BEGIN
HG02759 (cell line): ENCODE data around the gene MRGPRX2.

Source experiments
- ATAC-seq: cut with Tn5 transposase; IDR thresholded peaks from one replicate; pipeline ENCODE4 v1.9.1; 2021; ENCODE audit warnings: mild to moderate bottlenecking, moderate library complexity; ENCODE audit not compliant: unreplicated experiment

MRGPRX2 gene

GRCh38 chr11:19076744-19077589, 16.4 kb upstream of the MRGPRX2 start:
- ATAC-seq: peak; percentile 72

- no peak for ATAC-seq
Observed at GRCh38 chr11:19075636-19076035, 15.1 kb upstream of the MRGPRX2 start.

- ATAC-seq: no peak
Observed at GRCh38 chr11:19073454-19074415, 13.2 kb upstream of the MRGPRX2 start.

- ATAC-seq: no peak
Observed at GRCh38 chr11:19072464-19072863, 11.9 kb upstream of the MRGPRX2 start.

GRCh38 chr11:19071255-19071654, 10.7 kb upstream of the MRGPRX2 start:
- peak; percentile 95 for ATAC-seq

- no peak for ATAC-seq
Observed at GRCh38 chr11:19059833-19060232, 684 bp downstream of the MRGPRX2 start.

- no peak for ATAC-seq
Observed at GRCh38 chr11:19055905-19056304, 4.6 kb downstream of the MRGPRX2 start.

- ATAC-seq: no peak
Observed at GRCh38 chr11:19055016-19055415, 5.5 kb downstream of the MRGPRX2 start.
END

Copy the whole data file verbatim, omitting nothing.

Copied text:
HG02759 (cell line): ENCODE data around the gene MRGPRX2.

Source experiments
- ATAC-seq: cut with Tn5 transposase; IDR thresholded peaks from one replicate; pipeline ENCODE4 v1.9.1; 2021; ENCODE audit warnings: mild to moderate bottlenecking, moderate library complexity; ENCODE audit not compliant: unreplicated experiment

MRGPRX2 gene

GRCh38 chr11:19076744-19077589, 16.4 kb upstream of the MRGPRX2 start:
- ATAC-seq: peak; percentile 72

- no peak for ATAC-seq
Observed at GRCh38 chr11:19075636-19076035, 15.1 kb upstream of the MRGPRX2 start.

- ATAC-seq: no peak
Observed at GRCh38 chr11:19073454-19074415, 13.2 kb upstream of the MRGPRX2 start.

- ATAC-seq: no peak
Observed at GRCh38 chr11:19072464-19072863, 11.9 kb upstream of the MRGPRX2 start.

GRCh38 chr11:19071255-19071654, 10.7 kb upstream of the MRGPRX2 start:
- peak; percentile 95 for ATAC-seq

- no peak for ATAC-seq
Observed at GRCh38 chr11:19059833-19060232, 684 bp downstream of the MRGPRX2 start.

- no peak for ATAC-seq
Observed at GRCh38 chr11:19055905-19056304, 4.6 kb downstream of the MRGPRX2 start.

- ATAC-seq: no peak
Observed at GRCh38 chr11:19055016-19055415, 5.5 kb downstream of the MRGPRX2 start.